Art Buchwald speaks on 'Humor and Medicine'Art Buchwald...


May 15, 1994|By Tim Warren

Art Buchwald speaks on 'Humor and Medicine'

Art Buchwald has been writing humor for decades, so it came as a surprise to many of his readers to discover in his 1993 memoir, "Leaving Home," just how unhappy a life he had had. He was raised in a series of orphanages and foster homes. He was hospitalized twice for severe depression. He joined the Marines at age 17 (he coaxed a street drunk to sign the necessary papers as his father), and wrote in his memoir that the Corps "was the best foster home I ever had." Still, at 68, he's won a Pulitzer Prize for his humor columns, which are carried in more than 500 papers around the country, including The Sun. On Tuesday, Mr. Buchwald will speak on "Humor and Medicine" at 7:30 p.m. in Shriver Hall, on the Homewood Campus of Johns Hopkins University. The occasion is a benefit for the Lucas Scott Livingston Memorial Fund of The Johns Hopkins University Children's Fund, established in memory of 7-year-old Lucas, who died of leukemia in 1992. Tickets for Mr. Buchwald's talk are $25, or $100 for the talk and a champagne and dessert reception with Mr. Buchwald. Call (410) 964-5351. In 1987, Rhodessa Jones, a performer, writer and teacher, received a grant to teach aerobics to women prisoners in a San Francisco county jail. She turned that experience into a one-woman show called "Big Butt Girls, Hard-Headed Women," which will be presented Friday and Saturday as part of Center Stage's Off Center series.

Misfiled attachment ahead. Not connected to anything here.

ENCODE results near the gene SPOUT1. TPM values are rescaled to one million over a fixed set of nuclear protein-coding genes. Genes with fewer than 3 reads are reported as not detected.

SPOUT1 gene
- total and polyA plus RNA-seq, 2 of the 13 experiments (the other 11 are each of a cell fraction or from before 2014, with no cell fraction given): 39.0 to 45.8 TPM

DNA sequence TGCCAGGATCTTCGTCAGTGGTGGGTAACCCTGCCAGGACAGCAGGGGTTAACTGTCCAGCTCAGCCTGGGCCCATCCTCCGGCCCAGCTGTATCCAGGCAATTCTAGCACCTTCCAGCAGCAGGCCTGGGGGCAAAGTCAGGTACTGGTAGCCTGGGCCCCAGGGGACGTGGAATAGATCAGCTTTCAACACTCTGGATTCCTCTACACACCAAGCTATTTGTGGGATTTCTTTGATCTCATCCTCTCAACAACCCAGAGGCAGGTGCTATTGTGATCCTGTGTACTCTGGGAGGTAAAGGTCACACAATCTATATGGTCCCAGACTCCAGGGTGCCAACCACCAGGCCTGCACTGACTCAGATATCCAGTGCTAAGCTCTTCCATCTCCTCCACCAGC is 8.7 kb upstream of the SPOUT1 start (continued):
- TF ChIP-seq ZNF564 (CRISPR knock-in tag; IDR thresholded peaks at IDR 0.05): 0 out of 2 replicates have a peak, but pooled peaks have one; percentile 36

Jones says the piece uses "theater, movement and song to anchor the words born out of the silence that is so intrinsic to waiting, . . . women waiting for bail, for mail, for the latest word concerning her child, money from her man, the next visit from her sister, her mother, and the word from her lawyer." Show times are 8 p.m. both nights in the Head Theater at Center Stage, 700 N. Calvert St. Tickets are $15. For more information, call (410) 332-0033.


J. Wynn Rousuck Robert Twynham's been one of Baltimore's premier musicians for a long time. This Friday at 8:15 p.m., Twynham, the music director of the Cathedral of Mary Our Queen, is conducting a concert at the cathedral that features three of his own pieces -- one of them a world premiere -- and trumpeter Timothy White in Alan Hovhaness' "Prayer of St. Gregory." The Twynham world premiere is of "Miryam" -- one of three pieces on the program in honor of the Virgin Mary. Miryam is the Hebrew for Mary, and the poetic text Twynham has set is by his wife, Eileen, who holds an advanced degree in theology. The program also includes works by Britten, Schuetz and others. Tickets are $8, either at the door of the cathedral (5300 N. Charles St.) or by calling (410) 433-8803.

Stephen Wigler

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